While the Bible clearly teaches that God rules over the universe and human history, it never sees life through a fatalistic lens. We never encounter a "what will be, will be" type attitude in the pages of Scripture. Far from it! Over and over again we read of God's expectation that people would interact with life's circumstances in such a way as to make a positive difference.

There is no sense of fatalism in the story of God's deliverance of the people of Israel from Egypt. At first Egypt was a place of security and prosperity for them. But when a king arose who feared that they may one day help in the overthrowing of his rule, he severely oppressed them. We don't know exactly how long this terrible period lasted since the text doesn't tell us the precise timing of the beginning of the oppression. It had to be more than 80 years, since that's how old Moses was when he confronted Pharaoh and the oppression began prior to his birth. It could have been well over 300 years if it began not too long after the first generation living in Egypt died. However long the oppression lasted, it was a terrible time. Many Israelites lived their entire lives in bondage.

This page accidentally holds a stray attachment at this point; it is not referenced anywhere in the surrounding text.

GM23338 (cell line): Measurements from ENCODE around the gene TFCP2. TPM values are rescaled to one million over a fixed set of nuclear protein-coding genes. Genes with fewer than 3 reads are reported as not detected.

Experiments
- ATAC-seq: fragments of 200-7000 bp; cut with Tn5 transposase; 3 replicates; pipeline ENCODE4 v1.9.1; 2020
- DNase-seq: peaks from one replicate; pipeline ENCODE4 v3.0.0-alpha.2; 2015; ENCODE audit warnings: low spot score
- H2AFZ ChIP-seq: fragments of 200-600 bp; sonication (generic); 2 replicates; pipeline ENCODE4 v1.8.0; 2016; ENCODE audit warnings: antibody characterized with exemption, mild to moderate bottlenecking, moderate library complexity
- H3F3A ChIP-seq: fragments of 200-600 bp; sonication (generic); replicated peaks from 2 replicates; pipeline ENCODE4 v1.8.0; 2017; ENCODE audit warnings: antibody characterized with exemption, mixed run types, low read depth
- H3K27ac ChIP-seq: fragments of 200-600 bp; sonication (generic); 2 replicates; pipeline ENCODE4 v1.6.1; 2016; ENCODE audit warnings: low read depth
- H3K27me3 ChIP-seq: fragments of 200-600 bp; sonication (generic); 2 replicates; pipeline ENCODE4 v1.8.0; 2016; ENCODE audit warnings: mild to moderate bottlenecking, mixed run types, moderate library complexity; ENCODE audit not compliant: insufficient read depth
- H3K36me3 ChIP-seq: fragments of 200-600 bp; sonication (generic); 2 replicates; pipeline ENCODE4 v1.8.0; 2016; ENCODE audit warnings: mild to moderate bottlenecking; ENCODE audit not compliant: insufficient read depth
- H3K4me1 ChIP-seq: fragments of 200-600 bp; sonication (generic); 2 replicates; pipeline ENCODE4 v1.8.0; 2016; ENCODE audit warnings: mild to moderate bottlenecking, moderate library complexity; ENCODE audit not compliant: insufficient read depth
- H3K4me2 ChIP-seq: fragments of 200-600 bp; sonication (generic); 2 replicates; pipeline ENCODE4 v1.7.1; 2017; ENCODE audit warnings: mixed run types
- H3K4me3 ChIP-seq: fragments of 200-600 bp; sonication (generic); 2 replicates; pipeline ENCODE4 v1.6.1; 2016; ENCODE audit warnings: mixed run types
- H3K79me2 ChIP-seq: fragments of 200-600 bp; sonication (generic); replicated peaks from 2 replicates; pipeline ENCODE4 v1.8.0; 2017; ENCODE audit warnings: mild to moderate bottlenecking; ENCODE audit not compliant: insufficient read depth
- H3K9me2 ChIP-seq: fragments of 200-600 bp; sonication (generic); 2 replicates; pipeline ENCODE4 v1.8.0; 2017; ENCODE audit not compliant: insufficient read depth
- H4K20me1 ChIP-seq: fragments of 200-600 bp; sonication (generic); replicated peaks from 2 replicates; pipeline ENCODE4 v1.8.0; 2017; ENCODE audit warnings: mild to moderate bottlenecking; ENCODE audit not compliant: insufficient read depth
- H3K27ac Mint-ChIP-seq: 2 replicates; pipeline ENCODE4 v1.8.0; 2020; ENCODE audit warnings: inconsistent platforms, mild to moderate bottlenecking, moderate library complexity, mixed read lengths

Then one day, according to the passage I quoted at the start, God began the process of their deliverance. According to his own words, God was concerned about their suffering. In response to their cries, he decided to do something about it.

We can ask why did he not act earlier or even why did he allow this to happen at all. A fatalistic perspective would conclude that, for some unknown reason, the long time of suffering was necessary until the time came for their deliverance. But that's not the story as we have it. God heard their cries and acted accordingly. There is no impression given that there was some sort of cosmic manipulation of events. By telling us that God was moved by his people's suffering, we see a very personal and relational outworking of what happened.

God doesn't expect us to always accept circumstances the way they are just because they are the way they are. The Israelites were never told to accept their bondage. Faith in God according to the Scriptures is never a resignation toward the status quo. Rather we are called by God to look to him to establish his will on earth. This is a process that he calls us to be part of both through prayer and through action.